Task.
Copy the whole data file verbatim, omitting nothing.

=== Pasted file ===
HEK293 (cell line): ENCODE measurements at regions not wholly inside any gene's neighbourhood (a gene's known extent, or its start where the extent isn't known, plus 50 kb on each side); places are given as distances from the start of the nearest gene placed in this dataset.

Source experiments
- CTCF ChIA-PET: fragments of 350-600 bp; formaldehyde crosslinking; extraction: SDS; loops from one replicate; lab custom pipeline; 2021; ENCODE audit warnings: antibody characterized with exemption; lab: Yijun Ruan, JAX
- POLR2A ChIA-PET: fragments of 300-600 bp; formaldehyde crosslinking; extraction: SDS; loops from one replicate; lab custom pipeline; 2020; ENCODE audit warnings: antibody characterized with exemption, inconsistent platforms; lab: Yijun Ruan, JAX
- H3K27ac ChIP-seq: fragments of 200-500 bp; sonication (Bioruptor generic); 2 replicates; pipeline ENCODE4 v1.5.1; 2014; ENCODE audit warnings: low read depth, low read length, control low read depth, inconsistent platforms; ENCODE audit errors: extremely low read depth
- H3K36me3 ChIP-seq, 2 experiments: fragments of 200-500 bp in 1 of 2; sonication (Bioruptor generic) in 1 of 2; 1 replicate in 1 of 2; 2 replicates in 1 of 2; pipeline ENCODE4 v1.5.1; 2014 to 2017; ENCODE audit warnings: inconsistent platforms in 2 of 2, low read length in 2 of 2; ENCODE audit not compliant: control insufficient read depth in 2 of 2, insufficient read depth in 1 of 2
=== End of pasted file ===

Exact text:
HEK293 (cell line): ENCODE measurements at regions not wholly inside any gene's neighbourhood (a gene's known extent, or its start where the extent isn't known, plus 50 kb on each side); places are given as distances from the start of the nearest gene placed in this dataset.

Source experiments
- CTCF ChIA-PET: fragments of 350-600 bp; formaldehyde crosslinking; extraction: SDS; loops from one replicate; lab custom pipeline; 2021; ENCODE audit warnings: antibody characterized with exemption; lab: Yijun Ruan, JAX
- POLR2A ChIA-PET: fragments of 300-600 bp; formaldehyde crosslinking; extraction: SDS; loops from one replicate; lab custom pipeline; 2020; ENCODE audit warnings: antibody characterized with exemption, inconsistent platforms; lab: Yijun Ruan, JAX
- H3K27ac ChIP-seq: fragments of 200-500 bp; sonication (Bioruptor generic); 2 replicates; pipeline ENCODE4 v1.5.1; 2014; ENCODE audit warnings: low read depth, low read length, control low read depth, inconsistent platforms; ENCODE audit errors: extremely low read depth
- H3K36me3 ChIP-seq, 2 experiments: fragments of 200-500 bp in 1 of 2; sonication (Bioruptor generic) in 1 of 2; 1 replicate in 1 of 2; 2 replicates in 1 of 2; pipeline ENCODE4 v1.5.1; 2014 to 2017; ENCODE audit warnings: inconsistent platforms in 2 of 2, low read length in 2 of 2; ENCODE audit not compliant: control insufficient read depth in 2 of 2, insufficient read depth in 1 of 2